[Phoenix-eNews] University of Victoria | Phoenix Theatre BackstagePASS: November 2007

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Fri Nov 2 16:40:24 PDT 2007


  	
Phoenix Theatre: BackstagePASS
	November 2007 . Act 1 Scene 2 
  	  	  	 
              	

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eNews <#enews>| Behind the Scenes <#bs> | Upcoming <#events> | Phoenix 
Phacts <#alumni>| Perks <#Perks> | Kudos <#sponsor>

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      eNews: Welcome to the "Phoenix BackstagePASS"

Congratulations to our winner and */thank you/* to everyone who 
contributed to our contest to name our new email and submitted their 
clever and witty ideas, not to mention more "ph" alliterations than you 
can throw a stick at!

Coming in with the most votes is Phoenix BackstagePASS! One contributor 
loved that it connoted "the privileged information we will be getting 
... I look forward to reading it before the performances."

Thanks again to everyone and enjoy November's issue.


      Behind the Scenes:
      Grahame to Bennett: Thoughts on a Children's Classic

/Excerpts from Alan Bennett's Introduction
//to The Wind in the Willows./ 
<http://finearts.uvic.ca/theatre/season/2007-2008/wind_willows/>

Acclaimed British playwright and author Alan Bennett adapted Kenneth 
Grahame's classic tale for stage in 1991. Several years before, he was 
contacted by the National Theatre in London, England to combine */The 
Wind in the Willows/* with some account of the life of its author. In 
this excerpt from the introduction to the play he admits that he had not 
read the book as a child.

/"I don't recall reading The Wind in the Willows as a child, or indeed 
any of the classics of children's literature. This was partly the 
library's fault. In those days Armley Junior Library at the bottom of 
Welsley Road in Leeds bound all their volumes in heavy maroon or black, 
so that The Adventures of Milly Molly and Mandy were every bit as 
forbidding as The Anatomy of Melancholy." /

Later in life, Bennett didn't read the book because he thought he 
already had! /"This being virtually the definition of a classic: a book 
everyone is assumed to have read and often thinks they have done so."/

When researching to write the play he set to work trying to interweave 
Grahame's real and fictional worlds. But Grahame's life had not been a 
happy one and so he ran into difficulties matching the cozy world of 
Mole, Ratty and Toad to that of its writer.

Kenneth Grahame was born in 1859. /"He had never had (as he put it) "a 
proper equipment of parents," and was effectively orphaned at the age of 
five when his mother died of scarlet fever and his drunkard father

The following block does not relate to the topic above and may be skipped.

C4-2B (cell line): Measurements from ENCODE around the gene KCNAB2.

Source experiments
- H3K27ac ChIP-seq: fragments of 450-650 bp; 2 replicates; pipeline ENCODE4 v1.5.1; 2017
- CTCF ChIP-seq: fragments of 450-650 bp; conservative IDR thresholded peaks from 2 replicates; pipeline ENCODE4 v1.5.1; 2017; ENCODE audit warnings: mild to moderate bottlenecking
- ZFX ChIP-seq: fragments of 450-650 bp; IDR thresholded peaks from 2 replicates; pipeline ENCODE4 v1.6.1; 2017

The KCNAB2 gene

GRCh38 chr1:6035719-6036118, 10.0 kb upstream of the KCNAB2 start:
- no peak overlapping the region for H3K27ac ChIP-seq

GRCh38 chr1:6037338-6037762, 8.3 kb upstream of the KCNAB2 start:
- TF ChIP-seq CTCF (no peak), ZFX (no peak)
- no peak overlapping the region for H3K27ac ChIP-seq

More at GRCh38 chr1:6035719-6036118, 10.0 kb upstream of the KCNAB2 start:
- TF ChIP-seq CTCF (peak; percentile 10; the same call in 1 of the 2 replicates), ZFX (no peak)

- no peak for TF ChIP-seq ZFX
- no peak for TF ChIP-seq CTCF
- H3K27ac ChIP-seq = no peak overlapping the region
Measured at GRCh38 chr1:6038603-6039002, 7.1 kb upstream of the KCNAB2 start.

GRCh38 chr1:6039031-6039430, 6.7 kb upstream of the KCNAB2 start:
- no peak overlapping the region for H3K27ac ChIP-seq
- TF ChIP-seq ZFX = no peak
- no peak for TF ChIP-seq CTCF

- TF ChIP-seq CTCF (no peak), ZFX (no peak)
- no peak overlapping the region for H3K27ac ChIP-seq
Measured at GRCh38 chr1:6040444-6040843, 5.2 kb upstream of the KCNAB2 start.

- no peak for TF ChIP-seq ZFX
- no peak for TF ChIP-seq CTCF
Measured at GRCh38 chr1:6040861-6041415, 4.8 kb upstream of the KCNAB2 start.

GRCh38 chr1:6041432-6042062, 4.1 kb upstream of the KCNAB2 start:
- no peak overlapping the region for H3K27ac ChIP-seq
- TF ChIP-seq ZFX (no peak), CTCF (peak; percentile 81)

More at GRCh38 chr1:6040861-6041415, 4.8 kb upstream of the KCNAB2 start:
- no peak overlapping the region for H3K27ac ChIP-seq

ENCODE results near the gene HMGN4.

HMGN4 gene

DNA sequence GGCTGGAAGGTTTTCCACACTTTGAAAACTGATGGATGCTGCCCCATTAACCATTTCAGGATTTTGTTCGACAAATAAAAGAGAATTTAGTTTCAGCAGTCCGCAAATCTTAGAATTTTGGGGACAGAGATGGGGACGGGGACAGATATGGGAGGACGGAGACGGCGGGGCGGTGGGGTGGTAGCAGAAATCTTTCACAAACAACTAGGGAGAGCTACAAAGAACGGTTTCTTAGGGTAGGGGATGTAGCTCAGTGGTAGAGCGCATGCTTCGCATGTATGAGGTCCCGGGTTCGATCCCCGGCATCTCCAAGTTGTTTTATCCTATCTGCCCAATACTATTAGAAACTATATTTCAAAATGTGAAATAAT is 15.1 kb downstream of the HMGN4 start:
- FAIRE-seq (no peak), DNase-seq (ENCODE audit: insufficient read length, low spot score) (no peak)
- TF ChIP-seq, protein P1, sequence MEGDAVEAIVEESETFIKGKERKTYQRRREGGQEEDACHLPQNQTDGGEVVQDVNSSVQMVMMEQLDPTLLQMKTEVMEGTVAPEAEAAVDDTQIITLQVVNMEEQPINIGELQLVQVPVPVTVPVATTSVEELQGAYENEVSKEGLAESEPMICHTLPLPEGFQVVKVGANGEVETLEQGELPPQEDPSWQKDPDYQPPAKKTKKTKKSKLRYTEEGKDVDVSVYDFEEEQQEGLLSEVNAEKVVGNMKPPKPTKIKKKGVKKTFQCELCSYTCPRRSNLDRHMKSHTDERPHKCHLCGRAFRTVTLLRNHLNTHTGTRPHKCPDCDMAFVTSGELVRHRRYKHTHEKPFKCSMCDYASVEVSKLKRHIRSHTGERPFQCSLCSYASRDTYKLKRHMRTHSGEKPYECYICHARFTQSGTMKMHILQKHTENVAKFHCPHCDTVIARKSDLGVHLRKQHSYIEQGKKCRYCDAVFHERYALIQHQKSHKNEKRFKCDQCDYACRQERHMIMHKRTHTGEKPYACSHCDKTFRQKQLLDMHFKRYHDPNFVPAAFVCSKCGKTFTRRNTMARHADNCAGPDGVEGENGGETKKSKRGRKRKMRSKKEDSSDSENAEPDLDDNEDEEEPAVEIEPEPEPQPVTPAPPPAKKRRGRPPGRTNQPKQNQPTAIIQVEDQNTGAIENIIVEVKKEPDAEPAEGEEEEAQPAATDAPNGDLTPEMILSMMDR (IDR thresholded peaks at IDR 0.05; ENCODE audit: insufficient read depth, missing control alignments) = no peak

packed him off to Cookham in Berkshire to live with his grandparents; he 
never saw his father again. He was sent to St. Edward's School in 
Oxford, where he did moderately well, and was looking forward to going 
up to university there when the family -- or the "grown-ups," as he 
thought of them all his life -- decided he should go into the City as a 
clerk ("a pale-faced quilldriver") in the Bank of England."/

Bennett writes that Grahame, when he was at his desk, /"was often not 
doing the Bank's work, but writing articles for the National Observer 
and The Yellow Book. Pretty conventional for the most part, his pieces 
deplored the creeping tide of suburbia and extolled the charms of the 
countryside, sentiments that have been familiar and fashionable ever 
since."/

At the age of 40, Grahame, very much the bachelor, surprised his friends 
in 1899 and became engaged to and then married Elspeth Thompson. Their 
son Alastair was born premature and half blind. Bennett writes://

/"He was a precocious boy, though -- Elspeth, in particular, insisting 
on his charm and ability -- with the result that he was much spoiled and 
given to tantrums, during which he would beat his head on the ground in 
fits of grief and rage. When his father started to write letters to him 
telling the stories that, in 1908, became The Wind in the Willows, Mr. 
Toad's tantrums were intended to ring a bell./

/The book was far from being an immediate success ("As a contribution to 
natural history," wrote The Times critic, "the book is negligible"), but 
at least this saved Alastair Grahame from the fate of A.A. Milne's son 
Christopher Robin, dogged always by his fictional counterpart. Still 
there was not much else that went right for Alastair. Since his father 
had longed to go to Oxford, Alastair was sent there, but as a child of 
eccentric parents and lacking any social skills, he was as unhappy as he 
had been at Eton, and in 1920 was found dead on the railway line that 
runs by Port Meadow in Oxford." /

Bennett concludes his comparisons, /"The ironies are dreadful; the river 
bank, setting of the father's idyll, scene of the son's death; the 
train, Mr. Toad's deliverer, the instrument of the real life Mr. Toad's 
destruction."/

 

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      Upcoming Events: Plays, Lectures & more